Sunday, October 23, 2011

Writing Browser Extensions - Comparing Firefox, Chrome and Opera

MediaPlus is a browser extension that gives users more control over media elements like video, images, games, flash, etc by allowing them to move, resize, download, magnify and perform other actions on them.
Writing an extension for browsers is very similar to writing web pages that work across browsers - similar concepts but interesting quirks along the way; hence this post.

1. Background
MediaPlus started as a browser bookmarklet that injected some javascript into the current web page. This javascript was responsible for identifying various media elements like flash, images, etc and mark them as actionable. When the user needs to interact with a specific media content, they move the mouse over the media content and a panel with various actions shows up. This is the core functionality of MediaPlus.
In addition to the above functionality, MediaPlus also needs to provide interaction points to start, suspend or stop the plugin. All these actions are folded into the bookmarklet button on the browser.
As an browser extension for Firefox, Opera and Chrome, MediaPlus provides these extension points. This post deals with the similarities and differences in the extension system of the three browsers.
The comparison boxes below are color coded to indicate the parts I felt was best/easiest against worst/hardest.
For Firefox, the jetpack way of writing extensions was used. A browser extension for Safari is under development and I am still learning to write extensions for Internet Explorer; these would be possibly covered in future posts.

2. Parts of an extension - Concepts
The basic concepts of building an extension as very similar. 

Chrome looks to be inspired by Greasemonkey way of building things - just making the thing better. Opera is heavily influenced by W3C WidgetsFirefox Heavily borrows from commonjs, specifically the modules part. 
 Note that all the three browsers support userscripts, thanks to their architecture. 

2.1 Manifest File
All extensions start with a manifest file. This is the file that defines the basic behavior of the extension.

They are called package.json, config.xml and manifest.json in Firefox, Opera and Chrome respectively that define the name, version, description, author, icons, permissions and other meta-data about the extension. Though they are similar, Opera interestingly chooses XML over JSON.

2.2 Additions to Browser Interface
The manifest file also defines the different controls that the extension will add to to the Browser UI. This include things like Context Menu Items, Toolbar buttons and other panels.
For chrome, these are usually included statically in the manifest. Interface elements include context menus, URL bar plugins, menu items, etc. Opera seems to be better as they provide flexibility of adding browser interface elements during run-time. The interface is defined in index.html along with its actions for clicking the button, etc. Firefox is also similar to Opera where the browser interaction elements are specified in the main module. This allows more actions to be specified by the extension based on the page.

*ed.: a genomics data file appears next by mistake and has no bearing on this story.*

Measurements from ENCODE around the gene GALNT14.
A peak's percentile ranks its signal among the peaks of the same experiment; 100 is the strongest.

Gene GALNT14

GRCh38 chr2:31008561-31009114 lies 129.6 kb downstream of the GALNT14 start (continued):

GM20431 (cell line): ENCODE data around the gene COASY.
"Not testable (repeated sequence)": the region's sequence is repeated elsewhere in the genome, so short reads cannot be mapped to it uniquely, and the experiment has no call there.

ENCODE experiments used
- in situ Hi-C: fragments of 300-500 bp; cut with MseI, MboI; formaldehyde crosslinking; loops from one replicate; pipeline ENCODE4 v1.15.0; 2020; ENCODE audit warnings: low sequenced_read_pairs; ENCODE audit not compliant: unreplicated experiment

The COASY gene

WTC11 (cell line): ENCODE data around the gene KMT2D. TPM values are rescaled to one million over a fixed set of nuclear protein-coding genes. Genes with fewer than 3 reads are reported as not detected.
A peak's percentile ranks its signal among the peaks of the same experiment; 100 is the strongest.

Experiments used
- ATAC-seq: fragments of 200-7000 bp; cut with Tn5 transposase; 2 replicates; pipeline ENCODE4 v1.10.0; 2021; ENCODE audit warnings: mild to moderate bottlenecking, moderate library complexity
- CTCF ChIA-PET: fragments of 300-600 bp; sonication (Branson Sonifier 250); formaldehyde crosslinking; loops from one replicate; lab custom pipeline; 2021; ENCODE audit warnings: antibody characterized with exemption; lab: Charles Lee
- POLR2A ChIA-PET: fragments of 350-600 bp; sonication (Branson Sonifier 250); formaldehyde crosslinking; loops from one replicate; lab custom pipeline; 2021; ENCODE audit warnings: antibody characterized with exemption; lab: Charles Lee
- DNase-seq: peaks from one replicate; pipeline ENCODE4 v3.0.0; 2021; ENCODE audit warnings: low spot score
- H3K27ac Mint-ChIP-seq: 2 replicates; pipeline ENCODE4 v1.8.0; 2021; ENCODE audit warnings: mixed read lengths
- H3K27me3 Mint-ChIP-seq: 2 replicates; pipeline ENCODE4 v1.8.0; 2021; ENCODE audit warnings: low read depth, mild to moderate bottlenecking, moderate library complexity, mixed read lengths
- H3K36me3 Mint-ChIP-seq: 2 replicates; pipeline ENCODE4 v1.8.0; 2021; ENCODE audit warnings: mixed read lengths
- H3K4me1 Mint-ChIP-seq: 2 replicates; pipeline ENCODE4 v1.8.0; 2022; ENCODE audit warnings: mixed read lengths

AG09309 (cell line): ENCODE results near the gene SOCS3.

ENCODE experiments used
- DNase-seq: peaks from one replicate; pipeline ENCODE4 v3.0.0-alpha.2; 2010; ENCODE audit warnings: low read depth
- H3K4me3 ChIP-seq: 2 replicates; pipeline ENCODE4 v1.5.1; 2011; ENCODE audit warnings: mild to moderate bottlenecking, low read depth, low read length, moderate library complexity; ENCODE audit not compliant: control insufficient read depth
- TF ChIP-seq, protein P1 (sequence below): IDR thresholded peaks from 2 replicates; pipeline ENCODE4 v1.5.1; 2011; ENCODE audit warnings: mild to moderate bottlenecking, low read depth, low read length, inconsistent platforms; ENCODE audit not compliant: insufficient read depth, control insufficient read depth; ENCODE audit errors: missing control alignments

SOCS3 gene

2.3 Content Scripts
The core of MediaPlus rests in the script that is injected into the page. This is called a content script or injected script.
Chrome is the simplest as Javascript and CSS can be inserted at any point using an API call.
Opera does not have a direct way to inject script and hence, AJAX requests are made to the extension to read the script content and then inject it dynamically as HTML content.Opera includes all scripts in the includes folder as a part of the page. This however means that injecting scripts dynamically become hard. 
Firefox provides page-mod that includes scripts. Injecting scripts into specific tabs with similar URLs using a page-mod is hard that forced MediaPlus to use the same mechanism employed in Opera where scripts were read and written with HTML tags. 

In all three browsers, content scripts do not share the run time with the page for security reasons. Extensions usually can do more (like access local file system, cross domain ajax etc) than a script inside a webpage and hence the security boundary.
2.4 Background Processes and Message Passing
A background page is a singleton javascript loaded once in the browser that is responsible for background operations and other house keeping activities. All the three browsers have this concept with different ways to pass messages between content scripts, browser interaction parts and the background script.

Chrome again provides the simplest model of message passing using simple APIs. Messages can be relayed between content scripts, background process and browser UI (panels, popups, etc.).
Messages are handled using simple message listeners. There are also concepts of long and short lived connections.
Opera strictly follows the W3C message passing mechanism with Channels. Though complex, this is more powerful, providing events "onconnect", to actually start listening to a specific channel.  Firefox seemed to be the most powerful with message passing had both channels and events. The best past of Firefox was the ability to add an event listener ("onMyMsg") to specific messages and just act on it, thus avoiding switch case.

3. Coding
Any standard HTML and Javascript editor can be used for creating these extensions.

Chrome has a dedicated developer dashboard that can be used to point to the extension directory. Making changes to code requires hitting a reload button on the "Manage Extensions" to ensure that the latest code is running.In case of Opera, the config.xml can simply be dropped onto the Opera Window (in developer mode) and the entire directory structure is picked up. Hitting the reload button is require here too.  Setting up the development environment for Firefox is the hardest given that Jetpack extensions are actually compiled to XPI. This also means that any change would mean compiling and reloading the extension - something not native to web developers.